Sony | α | Bob Martin – Tips from a Legendary Sports Photographer

Sony | α | Bob Martin – Tips from a Legendary Sports Photographer

Sports photography is about capturing fleeting moments It might be a moment of action, it might be a moment of emotion. My priority is not producing 20 pictures from a day, it’s producing one great picture a week. I’m honed in every time I walk out the door, to take a great picture. I don’t see the point in taking a good picture and that’s turned into where I am really, you know, I’m an Olympic specialist. Olympic Photo Expert, 17 Olympics Covered. Three-Time Winner of British Sports Photographer of the Year. NPPA Best of Photojournalism Awards 2017 “Sports Photojournalist of the Year”. World Press Winner Sports Action Winner 2005. I like doing Olympic-type sports, you know athletics, gymnastics, swimming’s my gig generally. I’m a sports fan, but I’m a photography lover. Gambling for Greatness Sometime somebody on a tour said, “Why on earth do you sit over there, you know? You won’t get any of the action.” I said, “Yeah, but if I get a really great picture, it’s going to be a great picture. The background’s going to be good, the lights going to be good.” I’d rather take the risk of getting a great picture, than taking whatever I take from the more traditional position, it will be boring, it will never be great. When you are, say, at something like the Tour de France
or at a world championship cycling, you know you might walk you know, a few miles looking for a good position that’s well-lit, that has a good, clean background, where you can shoot a dynamic angle. In my sports photography, I like super long lenses, super wide lenses. My stand out favorite lens so far is the 12-24mm. I like to get really low and look up at people or get really high and look down. At the French Open, for instance, I frequently go up into the public stands and shoot looking down on the clay. I think the clay at the French Open at Monte Carlo or Barcelona is the most fantastic textured background and I think it’s a nice, cleaner background. Know Your Camera & Lenses People like to say the camera doesn’t matter. In sports photography, it does. You know, I mean, without the big, long lens, without the fast motor drive, you’re not going to get those special pictures. Learn how your equipment works.
You know, there are a lot of photographers
don’t apply themselves to their equipment. You know, this is a highly technological kit with a lot of different settings, you’ve got to apply yourself to get the best out of it. The Sony AF settings, and there are many of them, a bit confusing to start with, but you play with them, and you learn, and you work the ones that you like. And I found for various sports, different sports, I use different settings, you know. For motor racing I’d use one setting, for athletics I’d use one setting, for boxing, slightly different. The first time you play with that eye focus it will blow your mind. Think about it, a guy’s running towards you, he’s got his arm out like this and the racket’s there. In the Eye AF situation you just press the button on the lens and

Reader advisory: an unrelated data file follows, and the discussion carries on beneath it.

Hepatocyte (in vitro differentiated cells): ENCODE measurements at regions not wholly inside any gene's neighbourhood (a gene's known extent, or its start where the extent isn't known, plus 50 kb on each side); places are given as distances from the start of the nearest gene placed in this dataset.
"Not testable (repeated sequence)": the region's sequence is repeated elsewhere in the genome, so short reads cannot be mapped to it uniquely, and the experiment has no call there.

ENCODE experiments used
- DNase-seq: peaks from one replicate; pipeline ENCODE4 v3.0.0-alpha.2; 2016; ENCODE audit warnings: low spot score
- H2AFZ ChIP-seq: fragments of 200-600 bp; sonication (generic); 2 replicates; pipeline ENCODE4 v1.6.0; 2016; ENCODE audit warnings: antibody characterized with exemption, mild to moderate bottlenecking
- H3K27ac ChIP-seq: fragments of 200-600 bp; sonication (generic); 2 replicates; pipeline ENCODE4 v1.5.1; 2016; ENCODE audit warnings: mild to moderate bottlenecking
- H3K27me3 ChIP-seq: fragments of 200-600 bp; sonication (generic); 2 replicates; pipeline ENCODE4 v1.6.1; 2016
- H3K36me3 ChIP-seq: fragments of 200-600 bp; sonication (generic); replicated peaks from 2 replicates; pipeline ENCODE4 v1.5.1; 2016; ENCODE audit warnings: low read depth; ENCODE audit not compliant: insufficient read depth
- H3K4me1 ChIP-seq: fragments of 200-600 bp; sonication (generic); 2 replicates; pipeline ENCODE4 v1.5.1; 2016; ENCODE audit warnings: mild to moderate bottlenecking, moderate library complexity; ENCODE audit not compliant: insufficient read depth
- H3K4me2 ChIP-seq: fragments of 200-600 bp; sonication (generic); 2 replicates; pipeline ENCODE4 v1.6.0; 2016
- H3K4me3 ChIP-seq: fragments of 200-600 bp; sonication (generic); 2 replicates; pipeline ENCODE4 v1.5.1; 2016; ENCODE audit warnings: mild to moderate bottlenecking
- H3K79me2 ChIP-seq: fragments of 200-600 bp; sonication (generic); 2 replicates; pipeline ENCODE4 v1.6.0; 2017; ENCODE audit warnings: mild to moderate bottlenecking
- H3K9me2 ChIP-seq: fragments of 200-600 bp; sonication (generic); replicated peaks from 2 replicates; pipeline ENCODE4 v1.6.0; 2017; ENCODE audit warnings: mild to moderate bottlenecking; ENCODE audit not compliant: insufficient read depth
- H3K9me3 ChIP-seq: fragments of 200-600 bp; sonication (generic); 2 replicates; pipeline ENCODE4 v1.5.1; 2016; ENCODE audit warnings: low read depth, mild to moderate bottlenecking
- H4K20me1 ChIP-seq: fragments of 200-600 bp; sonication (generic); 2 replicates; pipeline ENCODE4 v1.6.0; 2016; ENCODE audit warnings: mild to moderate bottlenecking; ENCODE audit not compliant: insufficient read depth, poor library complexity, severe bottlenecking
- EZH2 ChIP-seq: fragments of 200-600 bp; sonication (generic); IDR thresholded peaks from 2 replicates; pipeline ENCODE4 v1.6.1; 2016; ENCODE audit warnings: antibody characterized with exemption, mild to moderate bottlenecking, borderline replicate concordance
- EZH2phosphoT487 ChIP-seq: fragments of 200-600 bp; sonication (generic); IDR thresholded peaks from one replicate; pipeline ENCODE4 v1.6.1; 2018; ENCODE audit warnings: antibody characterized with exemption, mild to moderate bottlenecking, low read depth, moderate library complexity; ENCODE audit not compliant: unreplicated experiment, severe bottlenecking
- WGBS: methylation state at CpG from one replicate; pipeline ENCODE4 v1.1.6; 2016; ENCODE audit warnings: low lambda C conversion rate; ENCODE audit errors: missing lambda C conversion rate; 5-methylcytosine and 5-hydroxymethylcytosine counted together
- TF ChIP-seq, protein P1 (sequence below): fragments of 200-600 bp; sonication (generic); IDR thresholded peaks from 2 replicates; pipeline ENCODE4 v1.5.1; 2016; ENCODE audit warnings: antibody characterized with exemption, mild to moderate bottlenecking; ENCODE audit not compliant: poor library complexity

then the focus is locking on the eye. It helps you get pictures which you didn’t get before. Be Bold Sports photographers generally like shooting telephotos. They like getting in bold, they like the way the background is killed by the limited depth of field, they like the look on the faces because you’re seeing more intensity. The 400mm is as sharp as you would hope, and with the convertors it’s great. The ability to shoot with an 800mm is a real advantage. When you’re photographing swimming like this, you’re looking for all sorts of nice bits of detail. And a swimmer’s movement is very erratic, like butterfly and breaststroke, both of which we shot in this thing, are like this sort of movement. You know, you’re looking at nothing and then a head bops up out of the water, then a head bops out of the water. And framing it alone is difficult, you know the guy bops out of … oh, like this. And if you’re on a monopod, you’re rocking back and forth, which is a different, difficult movement. So I found I got far more success by hand holding this lens, which I would never have normally even contemplated with a 400mm. In a couple of shots, I got a beautiful reflection of the rippling water in the girl’s goggles that I really love. I was composing my pictures better because I was able to handhold such a huge telephoto. The Sony Advantage The great thing about the A9 is it’s completely silent, so I can shoot swing sequences at tournament golf even. 20 frames a second, I can shoot any point of the players swing, without any chance of my photography disturbing the player. This combination of 400mm and A9 is a golf photographers dream. The equipment enables me to get those special moments. So I want to have the best tools money can buy to make sure I can take the best possible pictures. I ‘ve changed the way I shoot because of this new camera. It ‘s given me new facility, it ‘s given me new functionality, that helps me to get better pictures. Having an EVF instead of a traditional viewfinder means that my images are more perfect arriving at my laptop and it’s noticeable now in when I look at my pictures at the end of an event. There’s no mirror bouncing up and down and distracting me while I’m looking through the frame and when I’m composing, helps me get a better picture.
The tools help me get the moments I want to get and sports photography is about those moments.

11 Replies to “Sony | α | Bob Martin – Tips from a Legendary Sports Photographer”

  1. Would be nice if he told us what settings he uses for different situations. If anyone has a link to a decent A9 focus settings video is appreciate it thanks.

  2. Exactly, Bob. Once you've looked at a million frames, your goal for captures levels up. 🙂

Leave a Reply

Your email address will not be published. Required fields are marked *